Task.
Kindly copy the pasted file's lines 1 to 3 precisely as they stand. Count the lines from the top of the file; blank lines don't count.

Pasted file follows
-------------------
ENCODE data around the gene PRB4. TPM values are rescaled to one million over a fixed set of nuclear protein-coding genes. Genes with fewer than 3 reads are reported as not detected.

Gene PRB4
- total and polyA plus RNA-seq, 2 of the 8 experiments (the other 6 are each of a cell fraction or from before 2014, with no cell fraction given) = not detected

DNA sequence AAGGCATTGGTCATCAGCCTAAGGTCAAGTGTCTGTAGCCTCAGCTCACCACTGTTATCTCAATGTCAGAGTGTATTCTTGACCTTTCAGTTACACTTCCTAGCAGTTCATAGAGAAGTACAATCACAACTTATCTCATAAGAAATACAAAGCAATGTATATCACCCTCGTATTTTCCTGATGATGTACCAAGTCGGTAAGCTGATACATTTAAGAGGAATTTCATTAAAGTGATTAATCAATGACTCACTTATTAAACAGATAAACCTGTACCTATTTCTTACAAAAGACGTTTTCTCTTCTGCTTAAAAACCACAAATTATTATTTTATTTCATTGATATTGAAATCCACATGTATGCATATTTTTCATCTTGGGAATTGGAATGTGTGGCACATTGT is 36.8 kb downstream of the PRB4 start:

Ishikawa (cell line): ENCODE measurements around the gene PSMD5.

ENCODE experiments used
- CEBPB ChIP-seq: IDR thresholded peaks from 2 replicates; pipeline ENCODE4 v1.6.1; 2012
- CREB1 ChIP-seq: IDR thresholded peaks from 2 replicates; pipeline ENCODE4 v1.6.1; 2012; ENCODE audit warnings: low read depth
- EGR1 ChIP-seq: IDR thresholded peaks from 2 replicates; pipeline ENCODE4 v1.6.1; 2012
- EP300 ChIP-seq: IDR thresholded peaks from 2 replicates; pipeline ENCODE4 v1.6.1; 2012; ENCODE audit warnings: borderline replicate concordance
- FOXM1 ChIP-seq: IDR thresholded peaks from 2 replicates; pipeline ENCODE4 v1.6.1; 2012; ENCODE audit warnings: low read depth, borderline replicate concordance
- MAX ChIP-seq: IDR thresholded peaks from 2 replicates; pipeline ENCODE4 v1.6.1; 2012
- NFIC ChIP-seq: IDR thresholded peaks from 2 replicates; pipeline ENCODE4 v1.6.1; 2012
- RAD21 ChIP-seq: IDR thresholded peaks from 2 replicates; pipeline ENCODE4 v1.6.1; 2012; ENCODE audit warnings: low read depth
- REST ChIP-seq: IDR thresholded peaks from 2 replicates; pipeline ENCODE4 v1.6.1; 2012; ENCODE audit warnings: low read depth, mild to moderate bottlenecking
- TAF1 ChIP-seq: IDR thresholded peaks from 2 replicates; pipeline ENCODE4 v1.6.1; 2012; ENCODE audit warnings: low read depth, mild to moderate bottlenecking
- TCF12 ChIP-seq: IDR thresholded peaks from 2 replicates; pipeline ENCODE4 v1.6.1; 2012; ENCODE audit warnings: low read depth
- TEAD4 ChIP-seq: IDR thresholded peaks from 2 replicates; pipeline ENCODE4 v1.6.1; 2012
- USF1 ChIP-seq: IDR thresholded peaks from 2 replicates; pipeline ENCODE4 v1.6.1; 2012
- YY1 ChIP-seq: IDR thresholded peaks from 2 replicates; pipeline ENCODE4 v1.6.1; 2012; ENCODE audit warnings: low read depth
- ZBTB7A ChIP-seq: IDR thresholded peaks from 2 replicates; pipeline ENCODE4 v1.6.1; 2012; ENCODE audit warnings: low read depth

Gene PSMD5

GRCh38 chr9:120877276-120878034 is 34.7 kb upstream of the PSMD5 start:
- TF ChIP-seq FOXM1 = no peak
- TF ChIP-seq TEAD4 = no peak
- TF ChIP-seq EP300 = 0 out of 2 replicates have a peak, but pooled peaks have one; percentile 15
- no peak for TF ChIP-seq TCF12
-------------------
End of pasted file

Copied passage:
ENCODE data around the gene PRB4. TPM values are rescaled to one million over a fixed set of nuclear protein-coding genes. Genes with fewer than 3 reads are reported as not detected.

Gene PRB4
- total and polyA plus RNA-seq, 2 of the 8 experiments (the other 6 are each of a cell fraction or from before 2014, with no cell fraction given) = not detected